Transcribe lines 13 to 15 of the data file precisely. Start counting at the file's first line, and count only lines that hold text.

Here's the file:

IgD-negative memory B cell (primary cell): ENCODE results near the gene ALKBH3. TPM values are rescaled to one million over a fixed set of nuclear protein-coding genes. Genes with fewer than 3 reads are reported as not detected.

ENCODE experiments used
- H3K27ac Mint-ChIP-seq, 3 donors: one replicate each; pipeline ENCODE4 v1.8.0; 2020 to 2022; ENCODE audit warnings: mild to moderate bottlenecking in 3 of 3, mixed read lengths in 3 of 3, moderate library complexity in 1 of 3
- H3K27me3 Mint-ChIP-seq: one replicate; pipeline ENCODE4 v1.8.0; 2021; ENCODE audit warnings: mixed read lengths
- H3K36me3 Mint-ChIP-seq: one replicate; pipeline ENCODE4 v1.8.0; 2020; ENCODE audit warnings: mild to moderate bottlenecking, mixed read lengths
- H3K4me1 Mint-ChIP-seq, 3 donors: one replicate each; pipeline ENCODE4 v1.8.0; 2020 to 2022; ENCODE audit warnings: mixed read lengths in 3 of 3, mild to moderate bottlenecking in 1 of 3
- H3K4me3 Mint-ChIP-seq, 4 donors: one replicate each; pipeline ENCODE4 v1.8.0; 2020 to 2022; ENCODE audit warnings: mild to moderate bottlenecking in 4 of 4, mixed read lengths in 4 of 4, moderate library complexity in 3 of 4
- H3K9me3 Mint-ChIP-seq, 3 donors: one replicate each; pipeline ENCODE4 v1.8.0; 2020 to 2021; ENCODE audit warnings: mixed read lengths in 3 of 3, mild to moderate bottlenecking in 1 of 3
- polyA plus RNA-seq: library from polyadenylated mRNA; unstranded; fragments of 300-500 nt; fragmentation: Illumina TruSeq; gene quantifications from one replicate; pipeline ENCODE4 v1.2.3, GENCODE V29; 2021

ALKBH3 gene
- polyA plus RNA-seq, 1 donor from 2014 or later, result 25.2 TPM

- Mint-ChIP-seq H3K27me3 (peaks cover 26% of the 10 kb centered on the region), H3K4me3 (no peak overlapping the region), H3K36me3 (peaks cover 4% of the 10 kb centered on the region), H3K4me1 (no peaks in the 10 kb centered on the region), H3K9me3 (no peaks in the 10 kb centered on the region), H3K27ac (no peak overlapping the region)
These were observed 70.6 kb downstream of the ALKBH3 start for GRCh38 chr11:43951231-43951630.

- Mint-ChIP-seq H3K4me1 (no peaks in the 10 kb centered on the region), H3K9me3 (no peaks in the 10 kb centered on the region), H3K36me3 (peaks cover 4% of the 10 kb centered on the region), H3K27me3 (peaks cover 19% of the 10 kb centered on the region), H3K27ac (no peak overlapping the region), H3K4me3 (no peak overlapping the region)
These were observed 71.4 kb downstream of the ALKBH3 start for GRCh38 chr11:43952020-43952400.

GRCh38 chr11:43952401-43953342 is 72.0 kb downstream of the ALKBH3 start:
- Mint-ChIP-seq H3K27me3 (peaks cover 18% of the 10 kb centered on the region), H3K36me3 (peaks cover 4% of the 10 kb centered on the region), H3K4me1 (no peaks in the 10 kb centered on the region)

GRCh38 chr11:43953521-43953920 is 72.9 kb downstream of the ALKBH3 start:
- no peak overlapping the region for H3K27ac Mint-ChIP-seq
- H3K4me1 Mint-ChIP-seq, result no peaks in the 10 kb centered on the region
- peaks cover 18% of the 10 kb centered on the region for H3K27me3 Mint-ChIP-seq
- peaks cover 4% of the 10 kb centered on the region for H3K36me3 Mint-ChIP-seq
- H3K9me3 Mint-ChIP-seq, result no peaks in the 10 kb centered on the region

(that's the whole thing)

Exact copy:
These were observed 70.6 kb downstream of the ALKBH3 start for GRCh38 chr11:43951231-43951630.

- Mint-ChIP-seq H3K4me1 (no peaks in the 10 kb centered on the region), H3K9me3 (no peaks in the 10 kb centered on the region), H3K36me3 (peaks cover 4% of the 10 kb centered on the region), H3K27me3 (peaks cover 19% of the 10 kb centered on the region), H3K27ac (no peak overlapping the region), H3K4me3 (no peak overlapping the region)
These were observed 71.4 kb downstream of the ALKBH3 start for GRCh38 chr11:43952020-43952400.